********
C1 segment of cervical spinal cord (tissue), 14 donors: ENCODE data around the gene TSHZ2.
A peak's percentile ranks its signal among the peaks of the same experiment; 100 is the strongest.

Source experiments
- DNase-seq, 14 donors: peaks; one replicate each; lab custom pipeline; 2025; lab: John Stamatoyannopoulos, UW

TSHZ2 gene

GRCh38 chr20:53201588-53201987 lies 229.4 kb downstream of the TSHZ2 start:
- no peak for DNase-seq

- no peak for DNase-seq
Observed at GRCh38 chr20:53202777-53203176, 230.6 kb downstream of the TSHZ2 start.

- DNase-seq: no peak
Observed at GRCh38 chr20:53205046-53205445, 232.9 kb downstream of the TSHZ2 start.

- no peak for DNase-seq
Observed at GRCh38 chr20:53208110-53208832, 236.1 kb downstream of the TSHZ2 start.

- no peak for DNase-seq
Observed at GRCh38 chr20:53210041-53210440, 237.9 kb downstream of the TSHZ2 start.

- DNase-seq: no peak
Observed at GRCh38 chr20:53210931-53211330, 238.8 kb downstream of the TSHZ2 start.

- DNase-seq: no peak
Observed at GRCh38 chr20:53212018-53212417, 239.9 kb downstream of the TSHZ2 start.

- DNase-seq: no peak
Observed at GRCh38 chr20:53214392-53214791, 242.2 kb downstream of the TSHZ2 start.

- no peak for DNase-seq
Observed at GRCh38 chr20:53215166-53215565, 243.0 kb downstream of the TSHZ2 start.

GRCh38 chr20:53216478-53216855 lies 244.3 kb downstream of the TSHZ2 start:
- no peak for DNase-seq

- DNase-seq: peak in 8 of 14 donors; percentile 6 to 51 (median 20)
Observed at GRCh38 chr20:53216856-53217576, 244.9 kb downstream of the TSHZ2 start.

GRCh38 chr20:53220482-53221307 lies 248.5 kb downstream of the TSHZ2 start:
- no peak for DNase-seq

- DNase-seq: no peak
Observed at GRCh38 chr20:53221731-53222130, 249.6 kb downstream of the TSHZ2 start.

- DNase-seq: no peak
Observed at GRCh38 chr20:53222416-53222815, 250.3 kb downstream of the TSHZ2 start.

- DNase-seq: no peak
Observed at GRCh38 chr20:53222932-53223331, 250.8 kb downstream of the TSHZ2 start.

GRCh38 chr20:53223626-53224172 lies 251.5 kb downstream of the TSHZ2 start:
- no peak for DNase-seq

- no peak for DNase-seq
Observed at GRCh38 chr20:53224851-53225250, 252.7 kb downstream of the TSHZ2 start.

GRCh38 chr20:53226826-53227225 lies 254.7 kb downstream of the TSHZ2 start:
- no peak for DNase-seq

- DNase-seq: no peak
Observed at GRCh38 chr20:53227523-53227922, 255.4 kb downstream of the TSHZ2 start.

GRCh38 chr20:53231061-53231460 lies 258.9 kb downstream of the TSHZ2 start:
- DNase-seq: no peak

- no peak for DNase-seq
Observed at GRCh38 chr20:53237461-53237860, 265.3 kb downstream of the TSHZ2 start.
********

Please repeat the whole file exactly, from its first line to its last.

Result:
C1 segment of cervical spinal cord (tissue), 14 donors: ENCODE data around the gene TSHZ2.
A peak's percentile ranks its signal among the peaks of the same experiment; 100 is the strongest.

Source experiments
- DNase-seq, 14 donors: peaks; one replicate each; lab custom pipeline; 2025; lab: John Stamatoyannopoulos, UW

TSHZ2 gene

GRCh38 chr20:53201588-53201987 lies 229.4 kb downstream of the TSHZ2 start:
- no peak for DNase-seq

- no peak for DNase-seq
Observed at GRCh38 chr20:53202777-53203176, 230.6 kb downstream of the TSHZ2 start.

- DNase-seq: no peak
Observed at GRCh38 chr20:53205046-53205445, 232.9 kb downstream of the TSHZ2 start.

- no peak for DNase-seq
Observed at GRCh38 chr20:53208110-53208832, 236.1 kb downstream of the TSHZ2 start.

- no peak for DNase-seq
Observed at GRCh38 chr20:53210041-53210440, 237.9 kb downstream of the TSHZ2 start.

- DNase-seq: no peak
Observed at GRCh38 chr20:53210931-53211330, 238.8 kb downstream of the TSHZ2 start.

- DNase-seq: no peak
Observed at GRCh38 chr20:53212018-53212417, 239.9 kb downstream of the TSHZ2 start.

- DNase-seq: no peak
Observed at GRCh38 chr20:53214392-53214791, 242.2 kb downstream of the TSHZ2 start.

- no peak for DNase-seq
Observed at GRCh38 chr20:53215166-53215565, 243.0 kb downstream of the TSHZ2 start.

GRCh38 chr20:53216478-53216855 lies 244.3 kb downstream of the TSHZ2 start:
- no peak for DNase-seq

- DNase-seq: peak in 8 of 14 donors; percentile 6 to 51 (median 20)
Observed at GRCh38 chr20:53216856-53217576, 244.9 kb downstream of the TSHZ2 start.

GRCh38 chr20:53220482-53221307 lies 248.5 kb downstream of the TSHZ2 start:
- no peak for DNase-seq

- DNase-seq: no peak
Observed at GRCh38 chr20:53221731-53222130, 249.6 kb downstream of the TSHZ2 start.

- DNase-seq: no peak
Observed at GRCh38 chr20:53222416-53222815, 250.3 kb downstream of the TSHZ2 start.

- DNase-seq: no peak
Observed at GRCh38 chr20:53222932-53223331, 250.8 kb downstream of the TSHZ2 start.

GRCh38 chr20:53223626-53224172 lies 251.5 kb downstream of the TSHZ2 start:
- no peak for DNase-seq

- no peak for DNase-seq
Observed at GRCh38 chr20:53224851-53225250, 252.7 kb downstream of the TSHZ2 start.

GRCh38 chr20:53226826-53227225 lies 254.7 kb downstream of the TSHZ2 start:
- no peak for DNase-seq

- DNase-seq: no peak
Observed at GRCh38 chr20:53227523-53227922, 255.4 kb downstream of the TSHZ2 start.

GRCh38 chr20:53231061-53231460 lies 258.9 kb downstream of the TSHZ2 start:
- DNase-seq: no peak

- no peak for DNase-seq
Observed at GRCh38 chr20:53237461-53237860, 265.3 kb downstream of the TSHZ2 start.